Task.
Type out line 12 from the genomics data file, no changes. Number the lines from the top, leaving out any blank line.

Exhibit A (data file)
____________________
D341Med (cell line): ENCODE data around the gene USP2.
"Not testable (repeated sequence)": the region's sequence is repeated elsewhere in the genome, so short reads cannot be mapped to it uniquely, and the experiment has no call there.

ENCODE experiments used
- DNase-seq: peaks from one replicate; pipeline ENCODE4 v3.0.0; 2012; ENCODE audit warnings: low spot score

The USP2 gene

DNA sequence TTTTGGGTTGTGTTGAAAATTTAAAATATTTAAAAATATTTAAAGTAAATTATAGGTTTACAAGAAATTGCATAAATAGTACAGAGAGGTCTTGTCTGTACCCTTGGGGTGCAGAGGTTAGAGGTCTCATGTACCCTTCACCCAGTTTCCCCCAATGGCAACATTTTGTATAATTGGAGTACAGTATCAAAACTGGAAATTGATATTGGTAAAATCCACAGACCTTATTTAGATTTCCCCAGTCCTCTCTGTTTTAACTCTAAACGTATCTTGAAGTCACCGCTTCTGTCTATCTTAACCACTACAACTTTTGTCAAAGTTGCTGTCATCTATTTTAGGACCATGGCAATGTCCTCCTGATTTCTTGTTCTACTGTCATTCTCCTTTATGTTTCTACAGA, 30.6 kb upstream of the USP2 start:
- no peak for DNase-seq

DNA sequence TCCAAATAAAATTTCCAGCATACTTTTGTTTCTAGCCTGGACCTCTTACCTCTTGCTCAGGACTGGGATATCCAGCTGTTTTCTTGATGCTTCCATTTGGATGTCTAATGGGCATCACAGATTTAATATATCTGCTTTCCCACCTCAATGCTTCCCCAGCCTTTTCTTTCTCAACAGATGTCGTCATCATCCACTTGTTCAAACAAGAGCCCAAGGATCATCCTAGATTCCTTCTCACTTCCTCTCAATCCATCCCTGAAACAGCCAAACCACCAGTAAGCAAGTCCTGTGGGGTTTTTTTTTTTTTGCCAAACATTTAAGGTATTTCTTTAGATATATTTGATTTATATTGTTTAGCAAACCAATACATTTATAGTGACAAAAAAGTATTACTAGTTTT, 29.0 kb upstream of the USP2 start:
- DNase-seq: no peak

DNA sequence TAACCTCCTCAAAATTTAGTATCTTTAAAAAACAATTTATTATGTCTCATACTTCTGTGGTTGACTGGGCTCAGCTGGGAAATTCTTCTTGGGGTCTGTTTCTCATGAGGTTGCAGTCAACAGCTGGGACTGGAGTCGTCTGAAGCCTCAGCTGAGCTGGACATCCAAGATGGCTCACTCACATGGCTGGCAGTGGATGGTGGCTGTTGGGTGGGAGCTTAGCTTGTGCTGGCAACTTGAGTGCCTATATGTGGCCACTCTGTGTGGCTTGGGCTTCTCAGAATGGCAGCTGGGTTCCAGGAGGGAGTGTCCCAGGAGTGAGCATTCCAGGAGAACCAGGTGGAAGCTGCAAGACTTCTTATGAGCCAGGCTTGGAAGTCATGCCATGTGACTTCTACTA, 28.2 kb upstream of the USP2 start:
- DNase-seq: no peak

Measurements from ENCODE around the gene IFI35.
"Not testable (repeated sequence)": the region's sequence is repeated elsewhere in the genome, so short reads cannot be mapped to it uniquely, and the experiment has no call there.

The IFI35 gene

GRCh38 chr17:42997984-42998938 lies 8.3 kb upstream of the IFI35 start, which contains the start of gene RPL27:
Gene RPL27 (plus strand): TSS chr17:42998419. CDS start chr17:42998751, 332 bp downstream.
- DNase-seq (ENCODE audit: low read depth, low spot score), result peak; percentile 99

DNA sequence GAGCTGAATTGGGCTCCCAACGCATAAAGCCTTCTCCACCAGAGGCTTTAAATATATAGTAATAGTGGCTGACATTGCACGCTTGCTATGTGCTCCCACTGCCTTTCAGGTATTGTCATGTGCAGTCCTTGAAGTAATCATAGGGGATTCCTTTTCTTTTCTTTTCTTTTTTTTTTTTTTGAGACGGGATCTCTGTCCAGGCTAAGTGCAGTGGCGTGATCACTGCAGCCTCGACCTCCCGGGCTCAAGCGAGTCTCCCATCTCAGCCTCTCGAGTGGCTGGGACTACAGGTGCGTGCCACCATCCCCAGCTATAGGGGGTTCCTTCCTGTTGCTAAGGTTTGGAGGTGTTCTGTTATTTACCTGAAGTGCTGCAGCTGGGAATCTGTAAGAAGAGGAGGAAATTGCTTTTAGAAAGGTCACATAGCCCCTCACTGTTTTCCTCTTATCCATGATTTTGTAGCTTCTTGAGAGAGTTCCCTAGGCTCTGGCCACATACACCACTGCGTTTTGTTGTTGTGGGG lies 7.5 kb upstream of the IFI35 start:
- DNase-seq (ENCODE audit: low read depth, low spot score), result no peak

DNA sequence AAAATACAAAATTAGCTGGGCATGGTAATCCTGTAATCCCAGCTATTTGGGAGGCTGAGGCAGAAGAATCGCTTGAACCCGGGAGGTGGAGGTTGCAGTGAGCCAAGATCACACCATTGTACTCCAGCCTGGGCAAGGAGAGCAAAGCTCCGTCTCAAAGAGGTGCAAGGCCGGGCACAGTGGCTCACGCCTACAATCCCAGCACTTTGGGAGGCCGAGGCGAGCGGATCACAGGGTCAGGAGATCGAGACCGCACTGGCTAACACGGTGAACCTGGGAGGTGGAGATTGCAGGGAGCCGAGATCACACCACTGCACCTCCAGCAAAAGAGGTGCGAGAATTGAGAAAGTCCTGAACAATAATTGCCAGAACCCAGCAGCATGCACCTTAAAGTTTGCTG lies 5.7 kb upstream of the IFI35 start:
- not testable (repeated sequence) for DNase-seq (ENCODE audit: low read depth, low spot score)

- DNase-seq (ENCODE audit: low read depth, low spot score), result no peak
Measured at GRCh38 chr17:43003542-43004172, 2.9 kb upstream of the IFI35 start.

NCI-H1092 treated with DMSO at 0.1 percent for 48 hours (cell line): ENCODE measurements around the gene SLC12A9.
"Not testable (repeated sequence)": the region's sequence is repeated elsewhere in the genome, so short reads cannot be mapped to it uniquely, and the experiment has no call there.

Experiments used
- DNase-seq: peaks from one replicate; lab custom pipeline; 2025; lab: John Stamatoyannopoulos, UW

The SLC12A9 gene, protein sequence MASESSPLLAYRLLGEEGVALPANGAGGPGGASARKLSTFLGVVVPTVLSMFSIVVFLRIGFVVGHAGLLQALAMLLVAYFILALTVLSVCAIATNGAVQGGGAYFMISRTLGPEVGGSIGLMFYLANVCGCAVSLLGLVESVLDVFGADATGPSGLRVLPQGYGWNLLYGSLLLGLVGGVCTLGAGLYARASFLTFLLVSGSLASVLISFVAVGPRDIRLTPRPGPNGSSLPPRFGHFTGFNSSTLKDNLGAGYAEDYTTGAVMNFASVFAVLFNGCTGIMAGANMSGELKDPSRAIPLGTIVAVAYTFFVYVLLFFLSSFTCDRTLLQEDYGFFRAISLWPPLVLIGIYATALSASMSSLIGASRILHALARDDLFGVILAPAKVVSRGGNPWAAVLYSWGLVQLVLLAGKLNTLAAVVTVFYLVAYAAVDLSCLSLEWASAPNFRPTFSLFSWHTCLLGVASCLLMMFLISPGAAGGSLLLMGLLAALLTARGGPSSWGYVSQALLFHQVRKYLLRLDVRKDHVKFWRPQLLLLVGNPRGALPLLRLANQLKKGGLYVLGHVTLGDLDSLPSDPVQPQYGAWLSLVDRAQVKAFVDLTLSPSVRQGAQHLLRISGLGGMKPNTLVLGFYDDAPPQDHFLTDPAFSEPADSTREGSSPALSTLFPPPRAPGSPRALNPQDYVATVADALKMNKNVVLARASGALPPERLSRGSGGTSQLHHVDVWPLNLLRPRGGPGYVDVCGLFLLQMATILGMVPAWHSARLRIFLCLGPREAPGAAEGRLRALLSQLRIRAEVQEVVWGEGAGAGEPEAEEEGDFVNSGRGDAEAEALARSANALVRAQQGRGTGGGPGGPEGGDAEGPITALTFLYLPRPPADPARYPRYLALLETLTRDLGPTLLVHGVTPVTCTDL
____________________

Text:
Measurements from ENCODE around the gene IFI35.